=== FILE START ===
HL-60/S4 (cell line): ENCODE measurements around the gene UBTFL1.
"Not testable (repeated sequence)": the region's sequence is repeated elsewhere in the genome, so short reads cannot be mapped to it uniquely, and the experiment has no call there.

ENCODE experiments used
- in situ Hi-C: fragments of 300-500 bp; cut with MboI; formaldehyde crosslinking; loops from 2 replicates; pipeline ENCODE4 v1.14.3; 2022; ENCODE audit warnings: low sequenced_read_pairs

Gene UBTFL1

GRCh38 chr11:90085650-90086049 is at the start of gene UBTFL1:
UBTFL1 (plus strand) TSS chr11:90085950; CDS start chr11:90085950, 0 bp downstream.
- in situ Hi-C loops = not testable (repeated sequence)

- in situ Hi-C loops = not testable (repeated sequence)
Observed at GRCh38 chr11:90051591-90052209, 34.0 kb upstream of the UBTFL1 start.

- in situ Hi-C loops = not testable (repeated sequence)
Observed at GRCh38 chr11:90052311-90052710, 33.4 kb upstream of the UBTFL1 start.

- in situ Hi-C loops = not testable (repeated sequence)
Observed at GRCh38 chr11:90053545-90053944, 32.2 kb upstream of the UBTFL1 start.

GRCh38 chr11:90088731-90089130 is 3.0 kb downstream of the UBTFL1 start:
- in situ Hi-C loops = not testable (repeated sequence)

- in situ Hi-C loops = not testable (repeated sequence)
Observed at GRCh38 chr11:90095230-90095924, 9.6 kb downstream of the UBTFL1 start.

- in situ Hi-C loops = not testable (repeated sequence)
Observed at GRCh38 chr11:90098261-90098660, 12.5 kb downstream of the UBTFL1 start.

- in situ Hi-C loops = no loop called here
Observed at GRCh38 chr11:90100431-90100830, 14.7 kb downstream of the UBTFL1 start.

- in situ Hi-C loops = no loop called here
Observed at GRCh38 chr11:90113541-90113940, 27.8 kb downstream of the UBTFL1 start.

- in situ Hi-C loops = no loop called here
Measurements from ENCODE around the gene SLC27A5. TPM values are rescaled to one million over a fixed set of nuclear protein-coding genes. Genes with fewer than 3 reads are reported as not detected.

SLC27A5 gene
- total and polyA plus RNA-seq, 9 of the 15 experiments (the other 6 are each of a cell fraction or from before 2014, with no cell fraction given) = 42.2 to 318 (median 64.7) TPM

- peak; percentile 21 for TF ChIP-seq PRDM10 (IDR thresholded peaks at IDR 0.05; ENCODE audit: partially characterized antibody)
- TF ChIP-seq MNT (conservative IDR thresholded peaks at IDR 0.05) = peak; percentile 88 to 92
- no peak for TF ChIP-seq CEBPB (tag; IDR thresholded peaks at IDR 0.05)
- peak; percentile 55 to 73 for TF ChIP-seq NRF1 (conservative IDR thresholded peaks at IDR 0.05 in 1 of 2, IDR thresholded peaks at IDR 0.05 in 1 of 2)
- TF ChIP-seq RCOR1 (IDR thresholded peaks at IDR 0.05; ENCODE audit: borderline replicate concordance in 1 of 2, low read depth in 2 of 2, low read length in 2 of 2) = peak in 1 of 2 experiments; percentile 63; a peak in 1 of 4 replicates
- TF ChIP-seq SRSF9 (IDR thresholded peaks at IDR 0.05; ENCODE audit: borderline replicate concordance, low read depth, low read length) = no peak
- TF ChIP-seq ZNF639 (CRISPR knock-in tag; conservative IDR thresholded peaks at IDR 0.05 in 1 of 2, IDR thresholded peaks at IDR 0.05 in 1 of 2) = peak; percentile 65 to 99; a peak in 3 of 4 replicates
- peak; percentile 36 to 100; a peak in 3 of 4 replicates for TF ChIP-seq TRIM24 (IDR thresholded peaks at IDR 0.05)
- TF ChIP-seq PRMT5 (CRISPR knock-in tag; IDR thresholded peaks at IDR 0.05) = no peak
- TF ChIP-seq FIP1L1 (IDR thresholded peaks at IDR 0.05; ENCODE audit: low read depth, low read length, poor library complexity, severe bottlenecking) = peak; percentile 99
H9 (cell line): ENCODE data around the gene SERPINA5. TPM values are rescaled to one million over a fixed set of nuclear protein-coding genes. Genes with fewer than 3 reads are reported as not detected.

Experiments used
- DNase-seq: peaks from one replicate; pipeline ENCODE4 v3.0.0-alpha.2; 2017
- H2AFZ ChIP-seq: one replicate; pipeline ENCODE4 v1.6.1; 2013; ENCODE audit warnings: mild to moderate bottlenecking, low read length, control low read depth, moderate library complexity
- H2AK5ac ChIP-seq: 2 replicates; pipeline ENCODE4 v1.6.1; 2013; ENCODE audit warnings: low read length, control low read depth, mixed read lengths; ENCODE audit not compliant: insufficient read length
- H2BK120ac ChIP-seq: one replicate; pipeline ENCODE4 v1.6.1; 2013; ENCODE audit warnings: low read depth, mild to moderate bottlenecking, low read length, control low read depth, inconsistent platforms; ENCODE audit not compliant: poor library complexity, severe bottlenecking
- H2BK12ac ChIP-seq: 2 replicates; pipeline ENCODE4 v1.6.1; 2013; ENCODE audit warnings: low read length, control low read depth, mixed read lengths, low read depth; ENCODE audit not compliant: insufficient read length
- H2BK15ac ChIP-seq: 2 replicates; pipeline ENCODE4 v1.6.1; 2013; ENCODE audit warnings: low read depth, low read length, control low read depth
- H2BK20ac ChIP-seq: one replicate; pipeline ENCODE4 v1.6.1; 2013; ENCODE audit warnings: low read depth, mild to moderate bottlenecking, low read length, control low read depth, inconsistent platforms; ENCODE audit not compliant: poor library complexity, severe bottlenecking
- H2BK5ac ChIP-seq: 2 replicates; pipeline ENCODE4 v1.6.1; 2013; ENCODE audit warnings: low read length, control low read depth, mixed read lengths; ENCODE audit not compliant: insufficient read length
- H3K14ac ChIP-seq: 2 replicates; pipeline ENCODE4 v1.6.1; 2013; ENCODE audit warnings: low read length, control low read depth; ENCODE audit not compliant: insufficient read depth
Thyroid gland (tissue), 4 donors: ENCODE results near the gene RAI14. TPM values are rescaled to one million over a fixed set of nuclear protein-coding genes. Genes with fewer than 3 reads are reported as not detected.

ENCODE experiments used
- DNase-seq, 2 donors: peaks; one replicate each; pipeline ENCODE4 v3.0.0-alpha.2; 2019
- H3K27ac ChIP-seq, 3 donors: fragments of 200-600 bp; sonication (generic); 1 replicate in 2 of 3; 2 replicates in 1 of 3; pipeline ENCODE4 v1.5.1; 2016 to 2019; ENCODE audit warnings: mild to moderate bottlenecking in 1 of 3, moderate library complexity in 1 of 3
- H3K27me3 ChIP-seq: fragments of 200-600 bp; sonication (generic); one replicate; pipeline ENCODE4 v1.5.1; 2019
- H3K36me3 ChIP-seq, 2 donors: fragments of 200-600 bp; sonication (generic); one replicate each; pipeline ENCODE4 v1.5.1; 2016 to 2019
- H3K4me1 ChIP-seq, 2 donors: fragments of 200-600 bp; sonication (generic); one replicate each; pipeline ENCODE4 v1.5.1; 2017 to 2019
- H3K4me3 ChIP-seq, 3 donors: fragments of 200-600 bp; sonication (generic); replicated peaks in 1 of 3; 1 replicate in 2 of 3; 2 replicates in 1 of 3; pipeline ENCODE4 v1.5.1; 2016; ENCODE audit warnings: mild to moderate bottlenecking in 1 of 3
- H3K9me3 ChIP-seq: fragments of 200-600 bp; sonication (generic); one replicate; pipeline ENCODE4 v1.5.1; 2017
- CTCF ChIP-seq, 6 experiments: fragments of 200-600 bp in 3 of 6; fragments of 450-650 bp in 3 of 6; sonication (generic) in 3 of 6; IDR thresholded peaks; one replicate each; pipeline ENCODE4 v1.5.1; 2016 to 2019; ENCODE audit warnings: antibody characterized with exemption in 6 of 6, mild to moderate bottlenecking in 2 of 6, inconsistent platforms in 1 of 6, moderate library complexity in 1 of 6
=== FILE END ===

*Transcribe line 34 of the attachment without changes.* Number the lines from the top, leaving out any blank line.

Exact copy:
- TF ChIP-seq SRSF9 (IDR thresholded peaks at IDR 0.05; ENCODE audit: borderline replicate concordance, low read depth, low read length) = no peak